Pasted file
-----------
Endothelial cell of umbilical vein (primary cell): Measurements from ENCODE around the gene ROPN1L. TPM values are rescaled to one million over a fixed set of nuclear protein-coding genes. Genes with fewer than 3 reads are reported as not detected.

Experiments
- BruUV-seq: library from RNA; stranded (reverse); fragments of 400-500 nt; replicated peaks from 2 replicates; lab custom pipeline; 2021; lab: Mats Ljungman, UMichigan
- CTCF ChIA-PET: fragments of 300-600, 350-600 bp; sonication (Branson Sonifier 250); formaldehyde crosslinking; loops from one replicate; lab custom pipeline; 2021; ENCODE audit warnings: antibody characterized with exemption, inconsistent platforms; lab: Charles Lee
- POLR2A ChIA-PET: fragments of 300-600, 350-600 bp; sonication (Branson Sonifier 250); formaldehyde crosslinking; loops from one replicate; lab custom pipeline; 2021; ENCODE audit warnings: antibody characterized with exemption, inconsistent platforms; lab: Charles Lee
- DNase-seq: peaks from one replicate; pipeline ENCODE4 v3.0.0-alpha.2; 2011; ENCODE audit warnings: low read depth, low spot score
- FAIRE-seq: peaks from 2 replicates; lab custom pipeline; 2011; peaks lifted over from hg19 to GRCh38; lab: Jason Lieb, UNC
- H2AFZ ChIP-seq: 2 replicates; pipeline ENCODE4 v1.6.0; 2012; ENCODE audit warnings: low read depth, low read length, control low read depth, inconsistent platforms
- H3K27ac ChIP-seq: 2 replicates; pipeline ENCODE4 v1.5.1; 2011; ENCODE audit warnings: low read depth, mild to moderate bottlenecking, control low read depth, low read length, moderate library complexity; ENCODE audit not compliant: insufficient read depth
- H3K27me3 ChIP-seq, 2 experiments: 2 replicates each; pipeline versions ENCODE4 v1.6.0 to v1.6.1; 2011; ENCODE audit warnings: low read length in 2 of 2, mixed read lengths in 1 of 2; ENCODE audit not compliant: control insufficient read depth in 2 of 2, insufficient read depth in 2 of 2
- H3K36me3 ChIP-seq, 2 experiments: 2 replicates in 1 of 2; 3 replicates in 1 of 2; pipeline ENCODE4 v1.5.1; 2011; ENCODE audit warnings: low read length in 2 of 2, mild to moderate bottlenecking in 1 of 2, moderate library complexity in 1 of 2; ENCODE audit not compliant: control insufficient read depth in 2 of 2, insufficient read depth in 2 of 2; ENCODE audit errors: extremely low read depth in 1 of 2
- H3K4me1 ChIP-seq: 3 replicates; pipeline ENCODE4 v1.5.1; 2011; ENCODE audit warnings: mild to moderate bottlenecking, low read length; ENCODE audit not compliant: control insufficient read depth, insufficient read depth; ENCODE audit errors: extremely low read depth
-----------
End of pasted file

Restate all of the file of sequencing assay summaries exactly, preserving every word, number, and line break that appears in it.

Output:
Endothelial cell of umbilical vein (primary cell): Measurements from ENCODE around the gene ROPN1L. TPM values are rescaled to one million over a fixed set of nuclear protein-coding genes. Genes with fewer than 3 reads are reported as not detected.

Experiments
- BruUV-seq: library from RNA; stranded (reverse); fragments of 400-500 nt; replicated peaks from 2 replicates; lab custom pipeline; 2021; lab: Mats Ljungman, UMichigan
- CTCF ChIA-PET: fragments of 300-600, 350-600 bp; sonication (Branson Sonifier 250); formaldehyde crosslinking; loops from one replicate; lab custom pipeline; 2021; ENCODE audit warnings: antibody characterized with exemption, inconsistent platforms; lab: Charles Lee
- POLR2A ChIA-PET: fragments of 300-600, 350-600 bp; sonication (Branson Sonifier 250); formaldehyde crosslinking; loops from one replicate; lab custom pipeline; 2021; ENCODE audit warnings: antibody characterized with exemption, inconsistent platforms; lab: Charles Lee
- DNase-seq: peaks from one replicate; pipeline ENCODE4 v3.0.0-alpha.2; 2011; ENCODE audit warnings: low read depth, low spot score
- FAIRE-seq: peaks from 2 replicates; lab custom pipeline; 2011; peaks lifted over from hg19 to GRCh38; lab: Jason Lieb, UNC
- H2AFZ ChIP-seq: 2 replicates; pipeline ENCODE4 v1.6.0; 2012; ENCODE audit warnings: low read depth, low read length, control low read depth, inconsistent platforms
- H3K27ac ChIP-seq: 2 replicates; pipeline ENCODE4 v1.5.1; 2011; ENCODE audit warnings: low read depth, mild to moderate bottlenecking, control low read depth, low read length, moderate library complexity; ENCODE audit not compliant: insufficient read depth
- H3K27me3 ChIP-seq, 2 experiments: 2 replicates each; pipeline versions ENCODE4 v1.6.0 to v1.6.1; 2011; ENCODE audit warnings: low read length in 2 of 2, mixed read lengths in 1 of 2; ENCODE audit not compliant: control insufficient read depth in 2 of 2, insufficient read depth in 2 of 2
- H3K36me3 ChIP-seq, 2 experiments: 2 replicates in 1 of 2; 3 replicates in 1 of 2; pipeline ENCODE4 v1.5.1; 2011; ENCODE audit warnings: low read length in 2 of 2, mild to moderate bottlenecking in 1 of 2, moderate library complexity in 1 of 2; ENCODE audit not compliant: control insufficient read depth in 2 of 2, insufficient read depth in 2 of 2; ENCODE audit errors: extremely low read depth in 1 of 2
- H3K4me1 ChIP-seq: 3 replicates; pipeline ENCODE4 v1.5.1; 2011; ENCODE audit warnings: mild to moderate bottlenecking, low read length; ENCODE audit not compliant: control insufficient read depth, insufficient read depth; ENCODE audit errors: extremely low read depth